General Musharraf is treading a fine line between angering his US sponsors and upsetting Pakistani domestic opinion. When he seized power eight years ago, Musharraf was seen as an ally for the West in the battle against terrorism, a strategic importance subsequently amplified by the 9/11 attacks. The US supplied him with arms and intelligence cooperation, but many in Washington now wonder whether they’re getting value for money. Intelligence reports claim northwest Pakistan is a safe zone for Islamic miltants and the porous border with Afghanistan a gaping hole in the strategy for combatting al-Qaeda.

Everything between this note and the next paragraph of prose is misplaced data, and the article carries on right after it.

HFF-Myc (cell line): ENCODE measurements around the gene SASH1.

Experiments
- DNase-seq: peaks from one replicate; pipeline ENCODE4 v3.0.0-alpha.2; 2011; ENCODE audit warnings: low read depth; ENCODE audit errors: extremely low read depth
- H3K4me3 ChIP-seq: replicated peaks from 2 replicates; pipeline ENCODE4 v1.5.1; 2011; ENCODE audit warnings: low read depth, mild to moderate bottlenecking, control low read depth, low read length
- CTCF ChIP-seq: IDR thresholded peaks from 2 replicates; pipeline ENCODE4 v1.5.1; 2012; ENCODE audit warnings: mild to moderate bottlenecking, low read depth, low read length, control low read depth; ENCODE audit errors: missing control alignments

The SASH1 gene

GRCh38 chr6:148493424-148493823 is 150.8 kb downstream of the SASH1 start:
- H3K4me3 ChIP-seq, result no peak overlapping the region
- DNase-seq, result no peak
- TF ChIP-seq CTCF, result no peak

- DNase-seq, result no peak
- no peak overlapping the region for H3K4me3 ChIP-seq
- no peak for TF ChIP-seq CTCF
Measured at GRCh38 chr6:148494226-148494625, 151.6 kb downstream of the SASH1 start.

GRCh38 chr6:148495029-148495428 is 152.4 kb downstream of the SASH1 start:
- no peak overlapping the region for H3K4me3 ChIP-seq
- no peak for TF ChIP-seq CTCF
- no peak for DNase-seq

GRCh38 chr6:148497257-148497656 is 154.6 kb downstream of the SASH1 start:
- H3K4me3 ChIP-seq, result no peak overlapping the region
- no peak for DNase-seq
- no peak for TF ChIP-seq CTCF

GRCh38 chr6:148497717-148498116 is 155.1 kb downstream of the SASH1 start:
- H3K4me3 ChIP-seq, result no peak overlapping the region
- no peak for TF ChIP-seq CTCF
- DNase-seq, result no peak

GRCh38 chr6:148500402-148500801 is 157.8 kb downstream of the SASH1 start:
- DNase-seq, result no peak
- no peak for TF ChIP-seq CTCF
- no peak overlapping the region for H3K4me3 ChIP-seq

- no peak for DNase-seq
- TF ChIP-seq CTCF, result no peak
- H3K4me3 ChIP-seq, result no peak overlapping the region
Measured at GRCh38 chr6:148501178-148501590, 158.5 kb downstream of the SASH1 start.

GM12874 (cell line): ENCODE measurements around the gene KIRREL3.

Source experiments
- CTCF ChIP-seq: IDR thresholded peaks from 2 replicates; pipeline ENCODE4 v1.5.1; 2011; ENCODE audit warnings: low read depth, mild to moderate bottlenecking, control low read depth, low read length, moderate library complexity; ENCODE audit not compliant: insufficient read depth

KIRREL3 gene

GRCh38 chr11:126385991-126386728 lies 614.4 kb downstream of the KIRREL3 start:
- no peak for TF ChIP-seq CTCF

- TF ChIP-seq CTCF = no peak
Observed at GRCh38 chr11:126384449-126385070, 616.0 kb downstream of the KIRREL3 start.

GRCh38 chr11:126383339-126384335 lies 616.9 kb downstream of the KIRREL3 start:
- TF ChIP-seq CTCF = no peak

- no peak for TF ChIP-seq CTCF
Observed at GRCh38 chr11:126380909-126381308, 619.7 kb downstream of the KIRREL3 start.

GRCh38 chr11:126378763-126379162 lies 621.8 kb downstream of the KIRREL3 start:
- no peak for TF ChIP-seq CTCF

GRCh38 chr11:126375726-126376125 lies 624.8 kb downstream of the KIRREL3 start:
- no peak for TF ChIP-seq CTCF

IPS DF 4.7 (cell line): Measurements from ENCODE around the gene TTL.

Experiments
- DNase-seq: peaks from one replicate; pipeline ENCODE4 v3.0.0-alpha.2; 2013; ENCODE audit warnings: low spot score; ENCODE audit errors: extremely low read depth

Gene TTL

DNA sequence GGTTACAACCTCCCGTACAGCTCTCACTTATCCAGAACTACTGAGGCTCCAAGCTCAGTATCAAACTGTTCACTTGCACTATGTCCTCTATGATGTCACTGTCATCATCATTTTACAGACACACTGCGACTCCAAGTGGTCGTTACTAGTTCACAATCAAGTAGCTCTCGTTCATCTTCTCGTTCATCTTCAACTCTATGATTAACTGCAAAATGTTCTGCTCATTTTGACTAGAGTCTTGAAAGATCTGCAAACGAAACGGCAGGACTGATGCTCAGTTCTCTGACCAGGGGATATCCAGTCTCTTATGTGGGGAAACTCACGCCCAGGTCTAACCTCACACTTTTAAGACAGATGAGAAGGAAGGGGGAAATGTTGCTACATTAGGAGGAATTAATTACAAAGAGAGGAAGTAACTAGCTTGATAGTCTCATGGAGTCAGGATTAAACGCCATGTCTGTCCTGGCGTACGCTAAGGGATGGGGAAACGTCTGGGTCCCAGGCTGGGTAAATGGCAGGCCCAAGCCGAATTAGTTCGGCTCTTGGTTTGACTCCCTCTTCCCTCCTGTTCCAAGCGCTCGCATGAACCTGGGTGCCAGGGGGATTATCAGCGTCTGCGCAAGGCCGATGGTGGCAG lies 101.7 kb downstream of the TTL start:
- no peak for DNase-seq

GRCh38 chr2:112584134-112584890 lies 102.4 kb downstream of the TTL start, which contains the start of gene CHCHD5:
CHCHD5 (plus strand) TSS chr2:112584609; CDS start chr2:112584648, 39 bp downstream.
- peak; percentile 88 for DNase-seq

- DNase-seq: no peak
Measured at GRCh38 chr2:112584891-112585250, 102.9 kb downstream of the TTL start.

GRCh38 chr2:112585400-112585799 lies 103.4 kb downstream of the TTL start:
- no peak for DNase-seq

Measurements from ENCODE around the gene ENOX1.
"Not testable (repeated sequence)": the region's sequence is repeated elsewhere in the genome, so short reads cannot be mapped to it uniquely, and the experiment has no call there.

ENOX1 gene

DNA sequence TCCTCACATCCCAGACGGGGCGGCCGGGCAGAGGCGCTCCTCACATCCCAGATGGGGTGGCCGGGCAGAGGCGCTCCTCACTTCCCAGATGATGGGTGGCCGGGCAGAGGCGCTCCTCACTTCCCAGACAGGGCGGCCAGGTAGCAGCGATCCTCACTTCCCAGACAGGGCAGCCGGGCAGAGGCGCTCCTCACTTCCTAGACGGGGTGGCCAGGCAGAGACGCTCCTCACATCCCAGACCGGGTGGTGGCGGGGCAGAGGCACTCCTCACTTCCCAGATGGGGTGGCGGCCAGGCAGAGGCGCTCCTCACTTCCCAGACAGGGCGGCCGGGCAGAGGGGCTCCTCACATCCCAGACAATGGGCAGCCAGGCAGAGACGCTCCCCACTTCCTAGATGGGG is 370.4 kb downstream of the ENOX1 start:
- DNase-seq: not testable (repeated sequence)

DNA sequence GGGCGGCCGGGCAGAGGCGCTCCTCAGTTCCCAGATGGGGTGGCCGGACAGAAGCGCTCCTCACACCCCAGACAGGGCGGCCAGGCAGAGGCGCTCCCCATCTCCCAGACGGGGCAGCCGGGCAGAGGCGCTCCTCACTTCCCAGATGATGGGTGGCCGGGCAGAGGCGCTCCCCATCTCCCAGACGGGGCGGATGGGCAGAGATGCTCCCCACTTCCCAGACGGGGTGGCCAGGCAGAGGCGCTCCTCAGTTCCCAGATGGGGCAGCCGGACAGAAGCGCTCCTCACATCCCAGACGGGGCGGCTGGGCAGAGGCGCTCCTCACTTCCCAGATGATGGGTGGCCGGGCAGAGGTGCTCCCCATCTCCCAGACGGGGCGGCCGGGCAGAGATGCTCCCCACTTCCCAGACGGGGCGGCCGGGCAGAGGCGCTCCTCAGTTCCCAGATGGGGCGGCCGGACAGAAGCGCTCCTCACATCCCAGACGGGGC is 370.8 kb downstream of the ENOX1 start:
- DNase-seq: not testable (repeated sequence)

But Musharraf’s freedom to act is limited domestically by religious groups. 100 militants were killed when he cleared out Islamabad’s Red Mosque – 200 people have since been killed in revenge attacks. Most Pakistanis don’t support the Islamic Militants – but tolerance for Musharraf’s inabillity to control the situation is waning, particular since his botched attempt to sack the country’s Chief Justice, subsequently overturned by the Supreme Court.That affair has cast doubt over his ability to win re-election at the end of the year – he needs to pass a constitutional reform to be able to stand again.